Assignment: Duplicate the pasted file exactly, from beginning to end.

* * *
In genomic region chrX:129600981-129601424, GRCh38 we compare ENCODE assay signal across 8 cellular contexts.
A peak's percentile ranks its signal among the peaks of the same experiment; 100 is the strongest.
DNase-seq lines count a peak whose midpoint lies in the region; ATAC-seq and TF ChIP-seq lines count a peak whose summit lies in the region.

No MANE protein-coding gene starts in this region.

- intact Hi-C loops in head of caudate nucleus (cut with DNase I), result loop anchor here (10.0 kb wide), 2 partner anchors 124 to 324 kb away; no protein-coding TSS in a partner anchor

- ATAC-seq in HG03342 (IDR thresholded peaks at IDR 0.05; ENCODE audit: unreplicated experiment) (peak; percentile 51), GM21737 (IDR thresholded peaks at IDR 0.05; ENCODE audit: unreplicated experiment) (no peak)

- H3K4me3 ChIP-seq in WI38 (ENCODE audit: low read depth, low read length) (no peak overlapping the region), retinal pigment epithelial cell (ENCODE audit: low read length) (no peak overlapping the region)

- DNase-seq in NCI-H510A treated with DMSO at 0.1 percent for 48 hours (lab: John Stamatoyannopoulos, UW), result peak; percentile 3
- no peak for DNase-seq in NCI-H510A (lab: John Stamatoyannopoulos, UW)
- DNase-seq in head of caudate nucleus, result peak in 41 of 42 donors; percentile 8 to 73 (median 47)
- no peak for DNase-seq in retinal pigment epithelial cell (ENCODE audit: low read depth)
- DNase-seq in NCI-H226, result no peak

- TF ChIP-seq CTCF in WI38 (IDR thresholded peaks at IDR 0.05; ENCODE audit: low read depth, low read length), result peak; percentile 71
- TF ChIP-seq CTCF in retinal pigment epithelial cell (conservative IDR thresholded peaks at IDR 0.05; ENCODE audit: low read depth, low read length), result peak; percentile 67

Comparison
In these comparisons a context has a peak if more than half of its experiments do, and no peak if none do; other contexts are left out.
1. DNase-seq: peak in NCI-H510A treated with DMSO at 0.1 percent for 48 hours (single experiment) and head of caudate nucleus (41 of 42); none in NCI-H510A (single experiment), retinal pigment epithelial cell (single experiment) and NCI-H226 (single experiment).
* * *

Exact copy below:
In genomic region chrX:129600981-129601424, GRCh38 we compare ENCODE assay signal across 8 cellular contexts.
A peak's percentile ranks its signal among the peaks of the same experiment; 100 is the strongest.
DNase-seq lines count a peak whose midpoint lies in the region; ATAC-seq and TF ChIP-seq lines count a peak whose summit lies in the region.

No MANE protein-coding gene starts in this region.

- intact Hi-C loops in head of caudate nucleus (cut with DNase I), result loop anchor here (10.0 kb wide), 2 partner anchors 124 to 324 kb away; no protein-coding TSS in a partner anchor

- ATAC-seq in HG03342 (IDR thresholded peaks at IDR 0.05; ENCODE audit: unreplicated experiment) (peak; percentile 51), GM21737 (IDR thresholded peaks at IDR 0.05; ENCODE audit: unreplicated experiment) (no peak)

- H3K4me3 ChIP-seq in WI38 (ENCODE audit: low read depth, low read length) (no peak overlapping the region), retinal pigment epithelial cell (ENCODE audit: low read length) (no peak overlapping the region)

- DNase-seq in NCI-H510A treated with DMSO at 0.1 percent for 48 hours (lab: John Stamatoyannopoulos, UW), result peak; percentile 3
- no peak for DNase-seq in NCI-H510A (lab: John Stamatoyannopoulos, UW)
- DNase-seq in head of caudate nucleus, result peak in 41 of 42 donors; percentile 8 to 73 (median 47)
- no peak for DNase-seq in retinal pigment epithelial cell (ENCODE audit: low read depth)
- DNase-seq in NCI-H226, result no peak

- TF ChIP-seq CTCF in WI38 (IDR thresholded peaks at IDR 0.05; ENCODE audit: low read depth, low read length), result peak; percentile 71
- TF ChIP-seq CTCF in retinal pigment epithelial cell (conservative IDR thresholded peaks at IDR 0.05; ENCODE audit: low read depth, low read length), result peak; percentile 67

Comparison
In these comparisons a context has a peak if more than half of its experiments do, and no peak if none do; other contexts are left out.
1. DNase-seq: peak in NCI-H510A treated with DMSO at 0.1 percent for 48 hours (single experiment) and head of caudate nucleus (41 of 42); none in NCI-H510A (single experiment), retinal pigment epithelial cell (single experiment) and NCI-H226 (single experiment).